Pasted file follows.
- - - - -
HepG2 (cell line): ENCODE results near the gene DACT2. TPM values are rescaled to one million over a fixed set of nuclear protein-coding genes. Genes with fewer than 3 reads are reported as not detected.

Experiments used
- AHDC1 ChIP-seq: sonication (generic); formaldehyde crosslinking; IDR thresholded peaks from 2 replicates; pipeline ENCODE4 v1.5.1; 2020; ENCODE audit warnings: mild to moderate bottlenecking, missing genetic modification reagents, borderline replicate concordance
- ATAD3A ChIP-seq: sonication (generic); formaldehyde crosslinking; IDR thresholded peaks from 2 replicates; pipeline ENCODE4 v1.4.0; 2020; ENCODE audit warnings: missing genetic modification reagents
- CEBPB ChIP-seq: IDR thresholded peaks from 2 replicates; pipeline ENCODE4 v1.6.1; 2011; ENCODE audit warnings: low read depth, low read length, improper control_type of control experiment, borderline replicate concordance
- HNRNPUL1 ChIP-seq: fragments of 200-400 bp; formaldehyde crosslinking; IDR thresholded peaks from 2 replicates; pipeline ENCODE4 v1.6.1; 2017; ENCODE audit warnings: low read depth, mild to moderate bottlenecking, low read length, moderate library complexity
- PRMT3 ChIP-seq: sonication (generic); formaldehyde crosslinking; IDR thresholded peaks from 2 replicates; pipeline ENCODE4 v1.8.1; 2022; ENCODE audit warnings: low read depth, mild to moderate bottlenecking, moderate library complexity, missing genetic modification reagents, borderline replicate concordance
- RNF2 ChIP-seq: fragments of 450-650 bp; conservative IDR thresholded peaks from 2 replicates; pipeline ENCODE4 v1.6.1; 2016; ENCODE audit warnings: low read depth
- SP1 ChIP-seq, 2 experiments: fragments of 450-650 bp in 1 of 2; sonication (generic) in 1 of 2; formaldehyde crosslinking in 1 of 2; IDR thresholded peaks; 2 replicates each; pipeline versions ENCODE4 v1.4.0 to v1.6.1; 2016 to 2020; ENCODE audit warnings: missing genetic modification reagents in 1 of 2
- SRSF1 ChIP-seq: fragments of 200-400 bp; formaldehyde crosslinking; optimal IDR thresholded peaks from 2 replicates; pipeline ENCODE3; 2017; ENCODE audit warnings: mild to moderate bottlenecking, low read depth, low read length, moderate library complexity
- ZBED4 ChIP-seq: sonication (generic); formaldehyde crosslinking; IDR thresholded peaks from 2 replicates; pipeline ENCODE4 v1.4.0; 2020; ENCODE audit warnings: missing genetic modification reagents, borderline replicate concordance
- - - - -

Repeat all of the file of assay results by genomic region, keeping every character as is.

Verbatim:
HepG2 (cell line): ENCODE results near the gene DACT2. TPM values are rescaled to one million over a fixed set of nuclear protein-coding genes. Genes with fewer than 3 reads are reported as not detected.

Experiments used
- AHDC1 ChIP-seq: sonication (generic); formaldehyde crosslinking; IDR thresholded peaks from 2 replicates; pipeline ENCODE4 v1.5.1; 2020; ENCODE audit warnings: mild to moderate bottlenecking, missing genetic modification reagents, borderline replicate concordance
- ATAD3A ChIP-seq: sonication (generic); formaldehyde crosslinking; IDR thresholded peaks from 2 replicates; pipeline ENCODE4 v1.4.0; 2020; ENCODE audit warnings: missing genetic modification reagents
- CEBPB ChIP-seq: IDR thresholded peaks from 2 replicates; pipeline ENCODE4 v1.6.1; 2011; ENCODE audit warnings: low read depth, low read length, improper control_type of control experiment, borderline replicate concordance
- HNRNPUL1 ChIP-seq: fragments of 200-400 bp; formaldehyde crosslinking; IDR thresholded peaks from 2 replicates; pipeline ENCODE4 v1.6.1; 2017; ENCODE audit warnings: low read depth, mild to moderate bottlenecking, low read length, moderate library complexity
- PRMT3 ChIP-seq: sonication (generic); formaldehyde crosslinking; IDR thresholded peaks from 2 replicates; pipeline ENCODE4 v1.8.1; 2022; ENCODE audit warnings: low read depth, mild to moderate bottlenecking, moderate library complexity, missing genetic modification reagents, borderline replicate concordance
- RNF2 ChIP-seq: fragments of 450-650 bp; conservative IDR thresholded peaks from 2 replicates; pipeline ENCODE4 v1.6.1; 2016; ENCODE audit warnings: low read depth
- SP1 ChIP-seq, 2 experiments: fragments of 450-650 bp in 1 of 2; sonication (generic) in 1 of 2; formaldehyde crosslinking in 1 of 2; IDR thresholded peaks; 2 replicates each; pipeline versions ENCODE4 v1.4.0 to v1.6.1; 2016 to 2020; ENCODE audit warnings: missing genetic modification reagents in 1 of 2
- SRSF1 ChIP-seq: fragments of 200-400 bp; formaldehyde crosslinking; optimal IDR thresholded peaks from 2 replicates; pipeline ENCODE3; 2017; ENCODE audit warnings: mild to moderate bottlenecking, low read depth, low read length, moderate library complexity
- ZBED4 ChIP-seq: sonication (generic); formaldehyde crosslinking; IDR thresholded peaks from 2 replicates; pipeline ENCODE4 v1.4.0; 2020; ENCODE audit warnings: missing genetic modification reagents, borderline replicate concordance